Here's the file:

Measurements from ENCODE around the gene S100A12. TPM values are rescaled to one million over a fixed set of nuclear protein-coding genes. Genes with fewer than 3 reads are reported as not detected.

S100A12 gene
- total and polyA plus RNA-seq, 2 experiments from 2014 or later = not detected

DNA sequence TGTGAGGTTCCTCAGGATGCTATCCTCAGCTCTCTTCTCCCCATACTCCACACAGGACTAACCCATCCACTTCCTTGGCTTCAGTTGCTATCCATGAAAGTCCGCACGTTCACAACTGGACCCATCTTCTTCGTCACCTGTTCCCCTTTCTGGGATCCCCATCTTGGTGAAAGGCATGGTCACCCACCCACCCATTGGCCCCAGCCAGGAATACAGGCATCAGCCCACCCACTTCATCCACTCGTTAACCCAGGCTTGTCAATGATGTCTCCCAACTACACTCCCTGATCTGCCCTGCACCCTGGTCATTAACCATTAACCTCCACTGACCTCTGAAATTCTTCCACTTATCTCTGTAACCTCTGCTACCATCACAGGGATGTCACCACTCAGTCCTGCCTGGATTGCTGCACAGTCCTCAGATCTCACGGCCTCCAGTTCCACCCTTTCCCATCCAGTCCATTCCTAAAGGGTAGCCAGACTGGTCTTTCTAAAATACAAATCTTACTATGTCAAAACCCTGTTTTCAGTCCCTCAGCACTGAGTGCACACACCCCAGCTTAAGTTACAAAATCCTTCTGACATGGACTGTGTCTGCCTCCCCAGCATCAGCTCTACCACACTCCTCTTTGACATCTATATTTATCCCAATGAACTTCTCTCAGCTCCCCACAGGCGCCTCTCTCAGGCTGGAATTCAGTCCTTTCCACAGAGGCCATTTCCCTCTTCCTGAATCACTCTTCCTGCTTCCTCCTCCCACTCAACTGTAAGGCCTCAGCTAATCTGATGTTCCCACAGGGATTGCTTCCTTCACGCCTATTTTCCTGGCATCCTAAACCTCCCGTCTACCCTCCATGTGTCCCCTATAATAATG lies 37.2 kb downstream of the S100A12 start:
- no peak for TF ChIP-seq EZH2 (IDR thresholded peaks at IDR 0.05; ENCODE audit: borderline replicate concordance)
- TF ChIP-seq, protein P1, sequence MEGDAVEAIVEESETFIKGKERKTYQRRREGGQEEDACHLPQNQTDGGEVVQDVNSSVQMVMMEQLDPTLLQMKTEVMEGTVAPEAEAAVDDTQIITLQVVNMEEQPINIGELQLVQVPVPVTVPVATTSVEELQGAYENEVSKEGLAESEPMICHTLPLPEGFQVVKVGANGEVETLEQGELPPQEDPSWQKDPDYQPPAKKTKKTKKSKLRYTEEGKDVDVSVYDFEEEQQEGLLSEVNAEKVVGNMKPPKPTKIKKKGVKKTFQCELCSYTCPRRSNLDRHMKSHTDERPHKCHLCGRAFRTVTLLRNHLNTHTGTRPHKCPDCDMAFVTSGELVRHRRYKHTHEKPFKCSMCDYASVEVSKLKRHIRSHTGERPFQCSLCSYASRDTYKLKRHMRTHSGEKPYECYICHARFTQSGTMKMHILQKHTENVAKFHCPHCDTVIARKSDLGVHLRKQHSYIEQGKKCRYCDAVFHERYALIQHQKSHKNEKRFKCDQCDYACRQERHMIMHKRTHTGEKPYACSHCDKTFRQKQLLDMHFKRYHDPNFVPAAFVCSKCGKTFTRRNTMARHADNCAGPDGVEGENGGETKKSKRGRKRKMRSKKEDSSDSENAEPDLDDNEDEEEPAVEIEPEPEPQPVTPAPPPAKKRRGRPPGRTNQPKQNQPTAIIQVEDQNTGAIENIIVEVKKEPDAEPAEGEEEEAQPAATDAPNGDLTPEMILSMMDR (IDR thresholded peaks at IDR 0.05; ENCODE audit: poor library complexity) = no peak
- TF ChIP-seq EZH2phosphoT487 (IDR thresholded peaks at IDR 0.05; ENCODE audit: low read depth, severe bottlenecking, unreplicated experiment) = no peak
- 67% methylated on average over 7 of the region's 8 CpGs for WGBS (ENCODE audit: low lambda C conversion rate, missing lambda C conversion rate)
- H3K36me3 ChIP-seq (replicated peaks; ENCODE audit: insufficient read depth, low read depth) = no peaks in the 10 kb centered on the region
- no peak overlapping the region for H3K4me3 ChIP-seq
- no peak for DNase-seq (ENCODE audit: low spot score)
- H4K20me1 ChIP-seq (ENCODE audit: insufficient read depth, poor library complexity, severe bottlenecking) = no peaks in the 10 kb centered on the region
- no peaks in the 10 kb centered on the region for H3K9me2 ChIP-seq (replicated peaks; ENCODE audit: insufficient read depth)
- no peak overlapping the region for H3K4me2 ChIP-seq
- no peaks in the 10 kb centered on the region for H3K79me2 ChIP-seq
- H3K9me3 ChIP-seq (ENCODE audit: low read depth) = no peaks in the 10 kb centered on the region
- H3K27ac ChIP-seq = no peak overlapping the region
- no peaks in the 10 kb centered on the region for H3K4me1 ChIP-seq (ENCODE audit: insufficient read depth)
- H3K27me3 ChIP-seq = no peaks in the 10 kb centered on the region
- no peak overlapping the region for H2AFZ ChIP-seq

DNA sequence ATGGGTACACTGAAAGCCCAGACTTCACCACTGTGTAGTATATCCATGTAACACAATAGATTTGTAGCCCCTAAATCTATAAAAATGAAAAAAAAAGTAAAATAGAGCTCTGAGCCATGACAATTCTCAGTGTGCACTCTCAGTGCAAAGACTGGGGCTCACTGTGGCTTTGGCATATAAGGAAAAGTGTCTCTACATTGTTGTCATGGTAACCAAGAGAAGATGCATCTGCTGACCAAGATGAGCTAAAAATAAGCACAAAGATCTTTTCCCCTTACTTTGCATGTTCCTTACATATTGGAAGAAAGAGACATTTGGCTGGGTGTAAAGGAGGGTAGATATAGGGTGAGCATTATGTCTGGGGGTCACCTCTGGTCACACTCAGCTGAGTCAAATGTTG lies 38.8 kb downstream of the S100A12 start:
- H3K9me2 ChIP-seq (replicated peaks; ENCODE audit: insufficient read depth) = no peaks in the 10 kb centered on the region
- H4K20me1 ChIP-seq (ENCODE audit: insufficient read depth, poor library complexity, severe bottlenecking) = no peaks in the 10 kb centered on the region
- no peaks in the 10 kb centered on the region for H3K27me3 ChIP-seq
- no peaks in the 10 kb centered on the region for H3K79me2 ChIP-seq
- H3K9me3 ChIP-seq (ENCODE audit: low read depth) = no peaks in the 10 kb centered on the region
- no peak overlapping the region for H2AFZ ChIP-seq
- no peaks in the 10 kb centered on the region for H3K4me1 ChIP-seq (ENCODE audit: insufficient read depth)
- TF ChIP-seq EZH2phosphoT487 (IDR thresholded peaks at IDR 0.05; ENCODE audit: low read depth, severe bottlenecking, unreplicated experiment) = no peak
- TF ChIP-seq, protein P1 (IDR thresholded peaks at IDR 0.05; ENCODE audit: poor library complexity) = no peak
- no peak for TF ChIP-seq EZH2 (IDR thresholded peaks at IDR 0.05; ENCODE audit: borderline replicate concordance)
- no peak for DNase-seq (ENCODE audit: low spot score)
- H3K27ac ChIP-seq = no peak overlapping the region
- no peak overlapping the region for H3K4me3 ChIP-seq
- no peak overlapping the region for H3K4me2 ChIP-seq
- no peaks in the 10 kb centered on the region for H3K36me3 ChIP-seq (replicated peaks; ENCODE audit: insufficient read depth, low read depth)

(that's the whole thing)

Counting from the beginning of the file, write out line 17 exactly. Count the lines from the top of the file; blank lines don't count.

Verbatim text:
- H3K27ac ChIP-seq = no peak overlapping the region